I recommend “The Swan Riders” to anyone who enjoyed “The Scorpion Rules.”  If you haven’t read either, please pick up the series if you’re a fan of intelligent dystopias and very diverse books.

This honest review is based upon a complimentary copy provided by the publisher.


Content Warning:

Language, Non-Explicit Sexual Situations, Violence, Horrifying Imagery

Curious Minds

Curious Minds Book Cover Curious Minds
Knight and Moon, Book 1
Janet Evanovich, Phoef Sutton,
August 16, 2016

Janet Evanovich, #1 New York Times bestselling author of the Stephanie Plum series, teams up with Emmy-winning writer Phoef Sutton for a brand-new series of thrillers featuring charmingly eccentric Emerson Knight and professional go-getter Riley Moon.



“Curious Minds” was a fun, quick read that featured all of the humor and wit for which Janet Evanovich is known.  She and Phoef Sutton make a great writing team.

The new characters of Emerson Knight and Riley Moon are quite a bit different from others we have seen in previous series.  The quirkiness of Emerson is especially intriguing, and I can’t wait to read more about him.  They play well off of one another.  The plot moved fast and it can easily be read in a sitting or two.  There were a few sputters in character development, with few detailed background characters, but all of those can easily be fixed and filled in with the next installment.

I can easily recommend “Curious Minds” for any Janet Evanovich fan or for someone looking for a new humorous mystery series to enjoy.

This honest review is based upon a complimentary copy provided by the publisher.


Content Warning:

As this is an adult book, there are no content warnings.

My Name Is Leon

My Name is Leon Book Cover My Name is Leon
Kit De Waal
Simon & Schuster
June 2, 2016

For fans of The Language of Flowers, a sparkling, big-hearted, page-turning debut set in the 1970s about a young black boy’s quest to reunite with his beloved white half-brother after they are separated in foster care.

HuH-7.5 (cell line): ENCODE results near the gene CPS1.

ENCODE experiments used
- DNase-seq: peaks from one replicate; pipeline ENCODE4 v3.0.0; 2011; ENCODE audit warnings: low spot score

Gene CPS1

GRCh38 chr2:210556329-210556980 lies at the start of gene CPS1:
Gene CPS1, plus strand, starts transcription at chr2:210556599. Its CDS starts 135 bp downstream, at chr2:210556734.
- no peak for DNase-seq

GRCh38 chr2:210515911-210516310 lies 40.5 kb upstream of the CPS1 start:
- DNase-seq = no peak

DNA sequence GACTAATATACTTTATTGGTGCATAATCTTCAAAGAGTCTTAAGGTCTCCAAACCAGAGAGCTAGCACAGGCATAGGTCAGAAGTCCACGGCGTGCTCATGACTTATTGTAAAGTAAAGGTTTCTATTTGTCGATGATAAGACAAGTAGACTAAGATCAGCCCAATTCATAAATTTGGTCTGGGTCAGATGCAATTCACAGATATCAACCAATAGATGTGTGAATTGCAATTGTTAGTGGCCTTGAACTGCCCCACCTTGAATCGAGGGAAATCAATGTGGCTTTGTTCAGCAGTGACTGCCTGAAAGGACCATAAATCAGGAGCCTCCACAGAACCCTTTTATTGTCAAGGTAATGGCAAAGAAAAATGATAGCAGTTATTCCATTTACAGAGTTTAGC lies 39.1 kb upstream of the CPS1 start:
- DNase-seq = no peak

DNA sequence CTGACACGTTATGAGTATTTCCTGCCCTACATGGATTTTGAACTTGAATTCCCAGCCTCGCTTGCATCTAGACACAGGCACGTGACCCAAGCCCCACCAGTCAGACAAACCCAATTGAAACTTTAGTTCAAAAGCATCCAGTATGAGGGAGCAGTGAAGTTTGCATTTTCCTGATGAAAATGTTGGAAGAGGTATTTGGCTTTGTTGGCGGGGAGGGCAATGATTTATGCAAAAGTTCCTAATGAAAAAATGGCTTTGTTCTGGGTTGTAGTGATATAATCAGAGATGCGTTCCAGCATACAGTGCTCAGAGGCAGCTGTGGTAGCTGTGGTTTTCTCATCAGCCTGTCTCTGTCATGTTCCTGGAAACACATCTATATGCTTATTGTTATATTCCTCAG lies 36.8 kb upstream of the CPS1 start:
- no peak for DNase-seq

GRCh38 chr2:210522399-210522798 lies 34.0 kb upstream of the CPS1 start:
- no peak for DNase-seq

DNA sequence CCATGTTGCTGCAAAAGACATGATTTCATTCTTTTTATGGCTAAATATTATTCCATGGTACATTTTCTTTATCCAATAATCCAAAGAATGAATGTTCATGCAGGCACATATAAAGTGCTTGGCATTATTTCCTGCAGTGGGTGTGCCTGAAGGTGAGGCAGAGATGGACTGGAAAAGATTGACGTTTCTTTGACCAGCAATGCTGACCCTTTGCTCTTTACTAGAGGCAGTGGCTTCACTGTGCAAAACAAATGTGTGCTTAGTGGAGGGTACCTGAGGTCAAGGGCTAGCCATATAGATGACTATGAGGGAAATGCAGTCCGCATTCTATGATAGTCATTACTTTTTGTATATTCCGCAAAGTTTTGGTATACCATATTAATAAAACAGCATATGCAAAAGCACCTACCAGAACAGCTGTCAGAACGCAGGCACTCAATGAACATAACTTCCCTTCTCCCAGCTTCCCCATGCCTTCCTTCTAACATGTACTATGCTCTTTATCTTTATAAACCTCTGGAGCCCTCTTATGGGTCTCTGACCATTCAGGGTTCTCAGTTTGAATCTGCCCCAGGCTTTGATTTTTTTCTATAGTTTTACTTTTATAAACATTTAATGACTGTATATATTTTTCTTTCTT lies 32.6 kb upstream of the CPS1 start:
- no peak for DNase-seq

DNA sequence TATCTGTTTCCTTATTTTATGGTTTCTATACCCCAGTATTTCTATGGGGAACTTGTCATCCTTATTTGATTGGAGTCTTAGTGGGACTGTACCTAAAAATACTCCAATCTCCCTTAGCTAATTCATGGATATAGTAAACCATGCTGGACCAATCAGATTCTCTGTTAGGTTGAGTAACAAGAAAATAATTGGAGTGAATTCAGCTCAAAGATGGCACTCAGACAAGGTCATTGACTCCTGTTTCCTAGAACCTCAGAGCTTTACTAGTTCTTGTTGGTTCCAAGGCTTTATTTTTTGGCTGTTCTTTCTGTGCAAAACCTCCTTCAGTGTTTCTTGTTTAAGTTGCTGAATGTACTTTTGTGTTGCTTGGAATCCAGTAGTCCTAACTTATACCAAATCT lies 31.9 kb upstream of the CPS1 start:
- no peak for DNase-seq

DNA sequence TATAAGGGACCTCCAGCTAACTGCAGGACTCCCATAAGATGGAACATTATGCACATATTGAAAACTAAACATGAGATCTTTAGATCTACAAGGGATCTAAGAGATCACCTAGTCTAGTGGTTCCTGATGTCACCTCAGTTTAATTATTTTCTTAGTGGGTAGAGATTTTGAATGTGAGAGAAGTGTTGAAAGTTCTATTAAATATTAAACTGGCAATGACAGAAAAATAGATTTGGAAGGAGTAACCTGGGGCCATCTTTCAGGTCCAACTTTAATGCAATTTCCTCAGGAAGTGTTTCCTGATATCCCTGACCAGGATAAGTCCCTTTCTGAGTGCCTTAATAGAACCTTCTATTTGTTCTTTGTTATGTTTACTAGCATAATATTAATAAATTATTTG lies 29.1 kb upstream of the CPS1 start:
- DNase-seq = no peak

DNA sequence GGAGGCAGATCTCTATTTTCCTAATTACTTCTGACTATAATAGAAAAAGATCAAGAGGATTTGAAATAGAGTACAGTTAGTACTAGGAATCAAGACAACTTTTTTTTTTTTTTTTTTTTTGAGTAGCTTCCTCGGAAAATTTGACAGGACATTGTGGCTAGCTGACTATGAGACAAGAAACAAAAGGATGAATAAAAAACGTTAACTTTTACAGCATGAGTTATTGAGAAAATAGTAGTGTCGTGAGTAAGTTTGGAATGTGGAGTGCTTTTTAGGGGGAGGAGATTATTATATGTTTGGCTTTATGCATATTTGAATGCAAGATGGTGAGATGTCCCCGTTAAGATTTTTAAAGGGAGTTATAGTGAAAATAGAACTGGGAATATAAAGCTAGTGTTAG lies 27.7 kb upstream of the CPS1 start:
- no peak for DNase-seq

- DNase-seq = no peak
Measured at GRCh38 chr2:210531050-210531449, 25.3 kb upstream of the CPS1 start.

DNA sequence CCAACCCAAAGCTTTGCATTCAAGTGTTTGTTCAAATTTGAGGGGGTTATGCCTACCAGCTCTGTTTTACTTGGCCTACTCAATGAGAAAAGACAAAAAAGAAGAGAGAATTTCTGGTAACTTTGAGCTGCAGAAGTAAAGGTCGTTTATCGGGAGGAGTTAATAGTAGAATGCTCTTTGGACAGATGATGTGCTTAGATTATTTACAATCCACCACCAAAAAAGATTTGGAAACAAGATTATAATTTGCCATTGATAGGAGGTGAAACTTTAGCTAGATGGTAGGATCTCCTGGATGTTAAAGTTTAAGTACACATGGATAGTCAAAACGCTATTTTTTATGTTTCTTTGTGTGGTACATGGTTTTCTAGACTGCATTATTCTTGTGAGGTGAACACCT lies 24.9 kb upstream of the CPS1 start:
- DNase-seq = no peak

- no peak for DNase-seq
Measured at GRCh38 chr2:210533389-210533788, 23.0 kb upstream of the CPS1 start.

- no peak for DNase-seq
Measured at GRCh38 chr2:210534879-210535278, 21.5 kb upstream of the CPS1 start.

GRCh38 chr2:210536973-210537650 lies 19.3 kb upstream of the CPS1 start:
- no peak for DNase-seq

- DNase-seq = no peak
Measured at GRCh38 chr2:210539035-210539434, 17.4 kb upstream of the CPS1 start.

Leon loves chocolate bars, Saturday morning cartoons, and his beautiful, golden-haired baby brother. When Jake is born, Leon pokes his head in the crib and says, “I’m your brother. Big brother. My. Name. Is. Leon. I am eight and three quarters. I am a boy.” Jake will play with no one but Leon, and Leon is determined to save him from any pain and earn that sparkling baby laugh every chance he can.

But Leon isn’t in control of this world where adults say one thing and mean another, and try as he might he can’t protect his little family from everything. When their mother falls victim to her inner demons, strangers suddenly take Jake away; after all, a white baby is easy to adopt, while a half-black nine-year-old faces a less certain fate. Vowing to get Jake back by any means necessary, Leon’s own journey—on his brand-new BMX bike—will carry him through the lives of a doting but ailing foster mother, Maureen; Maureen’s cranky and hilarious sister, Sylvia; a social worker Leon knows only as “The Zebra”; and a colorful community of local gardeners and West Indian political activists.

Told through the perspective of nine-year-old Leon, too innocent to entirely understand what has happened to him and baby Jake, but determined to do what he can to make things right, he stubbornly, endearingly struggles his way through a system much larger than he can tackle on his own. My Name Is Leon is a vivid, gorgeous, and uplifting story about the power of love, the unbreakable bond between brothers, and the truth about what, in the end, ultimately makes a family.



“My Name is Leon” is a difficult book to rate.  There are so many important elements but something lacking in the actual telling.

The heart of the story is Leon and his love for his brother, Jake.  Taken away from a neglectful mother, Leon is left to navigate the foster care system on his own.  One chapter was so heartbreaking that it had me sobbing.  The third person limited point-of-view is an interesting choice, and in some ways it worked, but I feel like it actually kept the reader distant from Leon at many pivotal points.  Since the main point was to show how he understood and saw his world, it was disappointing to feel so far removed from him.

The social issues facing minorities in the United Kingdom during the late 1970s/ early 1980s also featured prominently in the story.  With Leon being mixed race, he was a good character to show the reactions of both “sides.”  Since this is still a problem most countries are struggling with, it was very poignant.  However, it really muddled the foster care aspect of the plot.  I feel like too much was trying to be done in one novel, and that dragged both plotlines down.

I can neither recommend nor not recommend “My Name is Leon.”  If it sounds interesting to you, give it a try.

This honest review is based upon a complimentary copy provided by the publisher.


Content Warning:

Language, Vague Sexual References, Violence, Alcohol Abuse, Racial Slurs